Chalkbeat‘s Christina Veiga takes a look at Richard Carranza’s first year as NYC schools chancellor, in particular, his willingness to address integration in a city where nearly 70 percent of the student body is Black and Hispanic.
“New York City is having a discussion of the likes it hasn’t had since 1964. That was really the last time there was a serious effort to integrate schools,” said Richard Kahlenberg, a researcher at the progressive think tank The Century Foundation.
But with his first full school year nearing an end, many observers are still waiting for Carranza to just as clearly lay out his vision for the city’s classrooms, as well as concrete plans for making that vision and, real movement on integration, a reality.
It is an open question whether he has the time left to make an impact on such a gargantuan system, and a problem as intractable and longstanding as segregation. In New York City, the mayor ultimately controls the schools and appoints the chancellor — and de Blasio has just two years left in his term-limited tenure.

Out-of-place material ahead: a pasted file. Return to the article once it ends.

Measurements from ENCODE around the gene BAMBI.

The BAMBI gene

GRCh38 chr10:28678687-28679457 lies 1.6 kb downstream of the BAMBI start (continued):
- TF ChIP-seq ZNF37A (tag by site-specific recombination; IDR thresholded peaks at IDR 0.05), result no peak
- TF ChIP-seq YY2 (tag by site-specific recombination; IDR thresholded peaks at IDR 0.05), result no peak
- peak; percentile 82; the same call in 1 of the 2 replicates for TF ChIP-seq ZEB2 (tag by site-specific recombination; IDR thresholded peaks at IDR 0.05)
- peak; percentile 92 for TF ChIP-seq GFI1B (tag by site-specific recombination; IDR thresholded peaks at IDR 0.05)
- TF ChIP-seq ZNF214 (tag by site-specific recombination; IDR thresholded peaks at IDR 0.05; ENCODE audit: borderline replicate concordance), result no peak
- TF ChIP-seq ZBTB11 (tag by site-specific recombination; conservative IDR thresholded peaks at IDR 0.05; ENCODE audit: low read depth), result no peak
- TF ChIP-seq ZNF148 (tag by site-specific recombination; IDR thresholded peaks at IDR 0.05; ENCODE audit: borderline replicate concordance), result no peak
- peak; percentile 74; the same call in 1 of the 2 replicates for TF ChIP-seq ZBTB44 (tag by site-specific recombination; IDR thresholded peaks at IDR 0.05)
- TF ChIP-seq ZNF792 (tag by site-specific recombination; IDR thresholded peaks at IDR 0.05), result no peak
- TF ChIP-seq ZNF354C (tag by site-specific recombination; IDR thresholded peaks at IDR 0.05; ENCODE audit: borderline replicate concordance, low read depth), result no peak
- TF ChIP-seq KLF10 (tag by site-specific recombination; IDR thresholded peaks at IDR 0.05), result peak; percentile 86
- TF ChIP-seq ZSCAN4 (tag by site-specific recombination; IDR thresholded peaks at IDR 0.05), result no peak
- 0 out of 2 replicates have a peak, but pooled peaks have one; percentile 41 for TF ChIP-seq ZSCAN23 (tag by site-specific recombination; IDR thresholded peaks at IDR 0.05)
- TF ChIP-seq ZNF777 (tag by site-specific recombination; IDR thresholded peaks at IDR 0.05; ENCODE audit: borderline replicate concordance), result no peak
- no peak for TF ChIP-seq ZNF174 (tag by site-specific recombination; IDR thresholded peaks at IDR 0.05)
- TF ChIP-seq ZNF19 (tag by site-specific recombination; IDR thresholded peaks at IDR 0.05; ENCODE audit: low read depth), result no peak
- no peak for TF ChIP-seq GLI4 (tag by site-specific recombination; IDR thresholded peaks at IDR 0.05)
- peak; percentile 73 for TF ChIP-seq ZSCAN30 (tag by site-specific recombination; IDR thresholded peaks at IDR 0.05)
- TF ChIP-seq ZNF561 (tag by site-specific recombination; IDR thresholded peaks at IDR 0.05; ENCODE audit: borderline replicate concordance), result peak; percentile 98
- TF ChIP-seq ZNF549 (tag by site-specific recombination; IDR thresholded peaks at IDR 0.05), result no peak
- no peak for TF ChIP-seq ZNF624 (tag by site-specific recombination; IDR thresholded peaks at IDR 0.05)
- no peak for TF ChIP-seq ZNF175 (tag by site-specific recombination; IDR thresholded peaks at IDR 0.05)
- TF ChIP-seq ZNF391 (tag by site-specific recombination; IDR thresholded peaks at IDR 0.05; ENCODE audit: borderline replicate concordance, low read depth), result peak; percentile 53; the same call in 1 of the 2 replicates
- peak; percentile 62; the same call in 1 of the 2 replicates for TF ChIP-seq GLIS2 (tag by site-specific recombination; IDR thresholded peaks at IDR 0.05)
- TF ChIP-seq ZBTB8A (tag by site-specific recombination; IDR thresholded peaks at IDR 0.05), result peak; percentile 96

Meanwhile, he has also restructured leadership roles and sought to streamline bureaucracy at the Education Department, and parents and students interviewed get the impression Carranza and his team do want to listen and work together.
Inside the classroom, are changes being felt? Read much more on Carranza’s first year, at Chalkbeat.
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